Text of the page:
Letters to the Editor To comment on an author’s work, or to let PPG know what topics you would like to see more of, contact the Editor-in-Chief via email putting BARKS in the subject line of your email. BARKS reserves the right to edit for length, grammar and clarity.
Subscriptions and Distribution Please contact Rebekah King at Membership@PetProfessionalGuild.com for all subscription and distribution-related enquiries. Advertising Please contact Niki Tudge at Admin@PetProfessionalGuild.com to obtain a copy of rates, ad specifications, format requirements and deadlines. Advertising information is also available at: PetProfessionalGuild.com/AdvertisinginBARKS
PPG does not endorse or guarantee any products, services or vendors mentioned in BARKS, nor can it be responsible for problems with vendors or their products and services. PPG reserves the right to reject, at its discretion, any advertising. The Pet Professional Guild is a membership business league representing pet industry professionals who are committed to force-free training and pet care philosophies, practices and methods. Pet Professional Guild members understand force-free to mean: No Shock, No Pain, No Choke, No Prong, No Fear, No Physical Force, No Physical Molding and No Compulsion-Based Methods.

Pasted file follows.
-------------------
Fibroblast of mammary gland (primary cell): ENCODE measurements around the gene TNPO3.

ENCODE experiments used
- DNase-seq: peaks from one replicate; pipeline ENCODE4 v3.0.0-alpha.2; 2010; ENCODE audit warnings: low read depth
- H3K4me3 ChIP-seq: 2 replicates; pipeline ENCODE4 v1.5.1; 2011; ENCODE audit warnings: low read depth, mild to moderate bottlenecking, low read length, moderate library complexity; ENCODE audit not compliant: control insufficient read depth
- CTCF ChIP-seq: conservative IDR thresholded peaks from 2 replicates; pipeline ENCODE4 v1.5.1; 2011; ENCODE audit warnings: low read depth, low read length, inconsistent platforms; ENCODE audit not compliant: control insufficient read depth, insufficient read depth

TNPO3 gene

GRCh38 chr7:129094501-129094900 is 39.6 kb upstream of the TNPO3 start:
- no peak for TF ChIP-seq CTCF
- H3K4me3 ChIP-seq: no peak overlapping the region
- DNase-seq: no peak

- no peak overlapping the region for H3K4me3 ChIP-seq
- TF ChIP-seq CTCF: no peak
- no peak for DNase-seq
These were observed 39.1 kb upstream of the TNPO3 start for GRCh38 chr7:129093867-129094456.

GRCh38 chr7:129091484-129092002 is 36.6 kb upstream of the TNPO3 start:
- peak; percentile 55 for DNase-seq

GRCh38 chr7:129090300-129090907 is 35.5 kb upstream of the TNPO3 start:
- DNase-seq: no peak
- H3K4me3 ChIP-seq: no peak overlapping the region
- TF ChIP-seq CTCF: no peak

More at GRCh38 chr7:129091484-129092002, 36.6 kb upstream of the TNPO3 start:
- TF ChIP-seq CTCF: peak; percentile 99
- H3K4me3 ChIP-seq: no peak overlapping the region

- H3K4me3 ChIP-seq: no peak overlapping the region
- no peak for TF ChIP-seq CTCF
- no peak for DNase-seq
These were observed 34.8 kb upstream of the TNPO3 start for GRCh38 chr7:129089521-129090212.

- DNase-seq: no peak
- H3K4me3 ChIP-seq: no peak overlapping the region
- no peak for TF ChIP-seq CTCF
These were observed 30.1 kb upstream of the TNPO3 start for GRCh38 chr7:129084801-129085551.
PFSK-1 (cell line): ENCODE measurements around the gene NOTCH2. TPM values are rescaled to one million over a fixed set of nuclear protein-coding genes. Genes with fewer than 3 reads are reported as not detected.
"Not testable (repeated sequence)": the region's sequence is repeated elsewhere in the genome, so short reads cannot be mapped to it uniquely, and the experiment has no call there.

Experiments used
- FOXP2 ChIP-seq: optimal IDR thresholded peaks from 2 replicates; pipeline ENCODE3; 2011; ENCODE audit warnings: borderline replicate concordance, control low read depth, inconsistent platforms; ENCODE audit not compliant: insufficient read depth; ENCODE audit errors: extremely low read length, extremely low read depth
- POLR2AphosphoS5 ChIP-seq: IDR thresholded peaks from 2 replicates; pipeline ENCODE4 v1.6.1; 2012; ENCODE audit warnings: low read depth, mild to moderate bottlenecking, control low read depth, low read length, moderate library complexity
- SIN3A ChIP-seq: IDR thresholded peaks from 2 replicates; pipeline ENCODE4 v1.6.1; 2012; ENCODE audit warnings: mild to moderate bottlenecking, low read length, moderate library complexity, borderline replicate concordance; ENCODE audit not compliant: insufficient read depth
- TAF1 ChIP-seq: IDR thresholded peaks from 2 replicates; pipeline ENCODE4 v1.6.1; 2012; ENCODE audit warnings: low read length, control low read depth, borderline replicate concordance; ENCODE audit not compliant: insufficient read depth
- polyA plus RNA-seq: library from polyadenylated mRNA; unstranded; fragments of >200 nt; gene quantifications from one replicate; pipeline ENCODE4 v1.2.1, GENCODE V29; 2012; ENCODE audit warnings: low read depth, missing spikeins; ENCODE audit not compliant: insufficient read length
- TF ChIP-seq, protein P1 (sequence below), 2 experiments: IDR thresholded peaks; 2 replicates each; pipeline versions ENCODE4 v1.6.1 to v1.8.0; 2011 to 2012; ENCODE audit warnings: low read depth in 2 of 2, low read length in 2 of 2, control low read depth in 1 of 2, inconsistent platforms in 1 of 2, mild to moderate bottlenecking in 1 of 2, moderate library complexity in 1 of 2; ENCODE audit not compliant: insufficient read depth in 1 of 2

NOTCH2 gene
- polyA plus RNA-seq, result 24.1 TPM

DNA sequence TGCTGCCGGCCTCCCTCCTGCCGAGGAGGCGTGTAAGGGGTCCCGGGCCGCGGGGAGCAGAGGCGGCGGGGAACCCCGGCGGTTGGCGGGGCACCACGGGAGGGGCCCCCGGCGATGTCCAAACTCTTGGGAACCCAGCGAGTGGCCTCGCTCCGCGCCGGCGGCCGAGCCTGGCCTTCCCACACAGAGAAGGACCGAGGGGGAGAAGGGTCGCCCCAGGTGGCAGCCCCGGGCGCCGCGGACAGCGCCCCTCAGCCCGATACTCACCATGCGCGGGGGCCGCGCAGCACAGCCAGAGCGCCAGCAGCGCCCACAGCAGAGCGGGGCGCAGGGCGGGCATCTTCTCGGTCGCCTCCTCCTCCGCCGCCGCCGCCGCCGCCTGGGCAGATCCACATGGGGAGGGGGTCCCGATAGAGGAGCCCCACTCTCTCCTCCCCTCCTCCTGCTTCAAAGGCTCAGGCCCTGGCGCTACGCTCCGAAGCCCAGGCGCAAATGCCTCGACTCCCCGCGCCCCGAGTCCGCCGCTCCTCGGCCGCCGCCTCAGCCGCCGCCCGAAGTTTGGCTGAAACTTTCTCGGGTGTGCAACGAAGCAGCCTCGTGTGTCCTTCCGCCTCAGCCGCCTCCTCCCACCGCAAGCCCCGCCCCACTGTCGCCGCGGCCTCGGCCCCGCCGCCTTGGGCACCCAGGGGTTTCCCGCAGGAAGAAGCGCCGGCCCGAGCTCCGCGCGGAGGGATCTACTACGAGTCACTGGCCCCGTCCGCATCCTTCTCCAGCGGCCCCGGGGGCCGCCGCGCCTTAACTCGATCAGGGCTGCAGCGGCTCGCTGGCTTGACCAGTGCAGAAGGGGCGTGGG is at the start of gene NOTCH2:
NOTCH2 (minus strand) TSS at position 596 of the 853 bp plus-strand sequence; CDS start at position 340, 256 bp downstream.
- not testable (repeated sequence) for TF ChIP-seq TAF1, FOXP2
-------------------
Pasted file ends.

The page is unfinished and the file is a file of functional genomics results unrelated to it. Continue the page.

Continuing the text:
© All rights reserved. No part of this publication may be reproduced, distributed, or transmitted in any form or by any means, including photocopying, recording, or other electronic or mechanical methods, without the prior written permission of the Pet Professional Guild, except in the case of brief quotations embodied in critical reviews and certain other noncommercial uses permitted by copyright law. For permission requests, please email: barkseditor@PetProfessionalGuild.com.